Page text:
Cleaning up soot residue must be done as quickly as possible. During combustion, soot residue and volatile vapors are carried by rising and expanding air to surfaces throughout a structure and are deposited. This process occurs repeatedly until combustion ends, with soot residue building up on surfaces layer by layer. By the time restoration technicians arrive, lacquer-like soot residue may be quite difficult to dissolve and remove.

In addition to removing residue, ridding your home of its smoky odor is necessary. Professionals use this four-step process to remove odors:

1. Remove the source of the odor, as possible, including unsalvageable debris that contributes to odor generation and recontamination of cleaned and deodorized areas.
2. Clean salvageable surfaces and items to physically remove odor-causing residue.
3. Chase remaining odor with an odor counteractant. In the case of smoke, create a deodorizing fog or gas that seeks out and combines with odor-causing substances.
4. Seal salvageable surfaces that are inaccessible or slightly scorched, not only for aesthetic purposes but primarily to encapsulate odor and prevent progressive recontamination.

Understanding the effects of a fire can help homeowners evaluate the damage to their homes. By learning more about residue cleanup and deodorization after a fire, you can minimize the need for costly repair. Our fire and smoke restoration experts can help you return your home and furnishings to a “pre-loss” condition.

Damage by the fire.

1. Structural Property Damage:
– Before entering heavily burned areas, be sure there are no loose materials in the ceiling area. It is best to have us inspect the area to remove any obstacles and potential debris that could fall and cause injury to you.
2. Personal Property Damage:
– Remove all property that was not damaged in the fire to other spaces in the home that were not damaged. These areas need to be sealed off from the fire-damaged portion.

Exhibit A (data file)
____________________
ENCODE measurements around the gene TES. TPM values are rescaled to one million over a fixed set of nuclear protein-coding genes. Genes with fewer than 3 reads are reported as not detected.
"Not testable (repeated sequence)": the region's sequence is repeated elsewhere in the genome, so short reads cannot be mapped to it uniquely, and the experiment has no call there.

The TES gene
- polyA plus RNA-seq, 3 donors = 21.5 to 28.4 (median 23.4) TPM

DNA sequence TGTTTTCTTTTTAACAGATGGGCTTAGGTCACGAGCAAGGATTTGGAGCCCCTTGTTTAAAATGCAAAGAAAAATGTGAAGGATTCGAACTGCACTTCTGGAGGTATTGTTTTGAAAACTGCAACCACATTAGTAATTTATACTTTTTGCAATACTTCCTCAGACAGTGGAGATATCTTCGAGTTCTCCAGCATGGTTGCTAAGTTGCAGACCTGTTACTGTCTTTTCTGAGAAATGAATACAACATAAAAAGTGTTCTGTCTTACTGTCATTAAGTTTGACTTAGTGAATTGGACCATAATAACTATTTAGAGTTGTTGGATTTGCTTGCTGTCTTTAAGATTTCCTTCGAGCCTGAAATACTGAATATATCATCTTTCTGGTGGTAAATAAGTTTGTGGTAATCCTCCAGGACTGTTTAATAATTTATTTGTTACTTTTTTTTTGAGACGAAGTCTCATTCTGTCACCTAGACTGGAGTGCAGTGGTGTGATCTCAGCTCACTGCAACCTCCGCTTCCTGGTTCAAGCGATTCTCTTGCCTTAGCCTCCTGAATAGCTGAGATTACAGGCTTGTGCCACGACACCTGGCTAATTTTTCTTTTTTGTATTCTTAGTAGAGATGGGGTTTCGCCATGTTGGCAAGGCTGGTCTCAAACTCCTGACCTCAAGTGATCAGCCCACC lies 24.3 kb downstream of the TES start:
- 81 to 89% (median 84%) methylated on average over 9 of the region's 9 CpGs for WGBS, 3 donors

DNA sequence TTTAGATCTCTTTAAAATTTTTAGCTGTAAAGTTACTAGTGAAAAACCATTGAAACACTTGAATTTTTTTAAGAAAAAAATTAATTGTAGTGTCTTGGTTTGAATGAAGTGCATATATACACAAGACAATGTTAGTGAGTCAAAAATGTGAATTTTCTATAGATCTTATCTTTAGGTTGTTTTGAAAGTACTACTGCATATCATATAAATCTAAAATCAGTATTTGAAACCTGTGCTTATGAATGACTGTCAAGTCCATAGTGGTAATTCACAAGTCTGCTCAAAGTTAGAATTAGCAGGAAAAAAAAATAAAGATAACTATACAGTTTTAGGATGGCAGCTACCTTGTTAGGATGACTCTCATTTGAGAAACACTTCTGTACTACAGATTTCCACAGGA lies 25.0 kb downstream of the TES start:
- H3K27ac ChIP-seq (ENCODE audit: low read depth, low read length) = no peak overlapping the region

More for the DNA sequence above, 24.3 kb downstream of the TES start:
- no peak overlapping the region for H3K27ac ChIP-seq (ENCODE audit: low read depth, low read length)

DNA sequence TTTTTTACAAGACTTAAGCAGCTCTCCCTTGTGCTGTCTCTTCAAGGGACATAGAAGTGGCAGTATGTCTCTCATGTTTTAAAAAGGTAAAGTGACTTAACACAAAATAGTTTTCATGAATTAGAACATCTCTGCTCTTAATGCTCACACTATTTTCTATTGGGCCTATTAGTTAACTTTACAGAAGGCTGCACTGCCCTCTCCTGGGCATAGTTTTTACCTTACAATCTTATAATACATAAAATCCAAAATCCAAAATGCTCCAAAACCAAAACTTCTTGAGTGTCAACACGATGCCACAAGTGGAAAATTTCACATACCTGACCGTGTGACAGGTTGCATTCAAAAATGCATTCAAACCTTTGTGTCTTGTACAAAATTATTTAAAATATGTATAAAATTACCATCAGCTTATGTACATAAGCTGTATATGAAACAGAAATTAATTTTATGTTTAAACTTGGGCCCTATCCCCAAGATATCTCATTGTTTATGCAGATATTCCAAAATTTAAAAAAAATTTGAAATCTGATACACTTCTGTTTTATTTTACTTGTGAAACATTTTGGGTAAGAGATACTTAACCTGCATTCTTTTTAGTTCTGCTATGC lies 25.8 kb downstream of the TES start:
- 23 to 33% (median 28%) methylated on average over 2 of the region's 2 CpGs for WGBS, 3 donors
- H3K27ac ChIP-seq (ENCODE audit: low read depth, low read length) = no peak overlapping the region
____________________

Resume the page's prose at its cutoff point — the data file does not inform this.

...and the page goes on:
3. Removal of Debris:
– This will require a dumpster and a disposal permit for the local landfill. There will be many sharp and dangerous items like broken glass, exposed nails, splintered wood that can cause serious injuries and health issues if you are cut by them. It is best left up to us to deal with.

Damage caused when extinguishing the fire.

– The first step is to seal off the unaffected areas. Smoke and odor damage will continue to affect other areas of the property after the fire is extinguished. We will start ventilating the unaffected areas to allow fresh air in and negative ventilation in the affected areas to remove toxins from the interior of the building. It is recommended to remove furniture, clothing, and other personal property to a storage area that was not involved in the fire and if necessary to an off-site storage facility. We can assist in moving these items for you.

Damage from smoke in unburned areas

– The first step is to seal off the unaffected areas. Smoke and odor damage will continue to affect other areas of the property after the fire is extinguished. we will start ventilating the unaffected areas to allow fresh air in and negative ventilation in the affected areas to remove toxins from the interior of the building. It is recommended to remove furniture, clothing, and other personal property to a storage area that was not involved in the fire and if necessary to an off site storage facility. We can assist in moving these items for you.